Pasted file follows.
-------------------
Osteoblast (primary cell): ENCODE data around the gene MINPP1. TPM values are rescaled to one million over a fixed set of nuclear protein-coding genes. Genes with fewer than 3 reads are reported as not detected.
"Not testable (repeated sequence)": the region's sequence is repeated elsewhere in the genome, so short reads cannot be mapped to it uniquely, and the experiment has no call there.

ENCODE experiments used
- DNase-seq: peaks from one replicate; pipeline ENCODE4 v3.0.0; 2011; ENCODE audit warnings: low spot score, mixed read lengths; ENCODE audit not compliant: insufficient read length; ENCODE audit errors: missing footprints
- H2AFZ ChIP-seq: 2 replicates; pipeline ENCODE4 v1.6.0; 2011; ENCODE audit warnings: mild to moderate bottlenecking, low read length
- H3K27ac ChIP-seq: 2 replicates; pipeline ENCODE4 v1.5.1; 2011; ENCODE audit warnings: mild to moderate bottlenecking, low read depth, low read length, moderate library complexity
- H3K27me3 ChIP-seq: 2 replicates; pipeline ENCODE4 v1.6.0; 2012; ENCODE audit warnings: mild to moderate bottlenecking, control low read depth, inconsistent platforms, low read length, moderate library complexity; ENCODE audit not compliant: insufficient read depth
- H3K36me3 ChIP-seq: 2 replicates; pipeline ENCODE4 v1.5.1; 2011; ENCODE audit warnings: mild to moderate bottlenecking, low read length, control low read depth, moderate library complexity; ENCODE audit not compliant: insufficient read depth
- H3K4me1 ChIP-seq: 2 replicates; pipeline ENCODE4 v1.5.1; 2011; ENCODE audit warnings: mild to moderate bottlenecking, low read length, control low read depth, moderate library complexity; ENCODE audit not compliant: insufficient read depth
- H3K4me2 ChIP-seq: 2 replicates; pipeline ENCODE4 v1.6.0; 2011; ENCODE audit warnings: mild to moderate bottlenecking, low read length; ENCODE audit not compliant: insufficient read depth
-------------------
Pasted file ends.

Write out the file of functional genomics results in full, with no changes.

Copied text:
Osteoblast (primary cell): ENCODE data around the gene MINPP1. TPM values are rescaled to one million over a fixed set of nuclear protein-coding genes. Genes with fewer than 3 reads are reported as not detected.
"Not testable (repeated sequence)": the region's sequence is repeated elsewhere in the genome, so short reads cannot be mapped to it uniquely, and the experiment has no call there.

ENCODE experiments used
- DNase-seq: peaks from one replicate; pipeline ENCODE4 v3.0.0; 2011; ENCODE audit warnings: low spot score, mixed read lengths; ENCODE audit not compliant: insufficient read length; ENCODE audit errors: missing footprints
- H2AFZ ChIP-seq: 2 replicates; pipeline ENCODE4 v1.6.0; 2011; ENCODE audit warnings: mild to moderate bottlenecking, low read length
- H3K27ac ChIP-seq: 2 replicates; pipeline ENCODE4 v1.5.1; 2011; ENCODE audit warnings: mild to moderate bottlenecking, low read depth, low read length, moderate library complexity
- H3K27me3 ChIP-seq: 2 replicates; pipeline ENCODE4 v1.6.0; 2012; ENCODE audit warnings: mild to moderate bottlenecking, control low read depth, inconsistent platforms, low read length, moderate library complexity; ENCODE audit not compliant: insufficient read depth
- H3K36me3 ChIP-seq: 2 replicates; pipeline ENCODE4 v1.5.1; 2011; ENCODE audit warnings: mild to moderate bottlenecking, low read length, control low read depth, moderate library complexity; ENCODE audit not compliant: insufficient read depth
- H3K4me1 ChIP-seq: 2 replicates; pipeline ENCODE4 v1.5.1; 2011; ENCODE audit warnings: mild to moderate bottlenecking, low read length, control low read depth, moderate library complexity; ENCODE audit not compliant: insufficient read depth
- H3K4me2 ChIP-seq: 2 replicates; pipeline ENCODE4 v1.6.0; 2011; ENCODE audit warnings: mild to moderate bottlenecking, low read length; ENCODE audit not compliant: insufficient read depth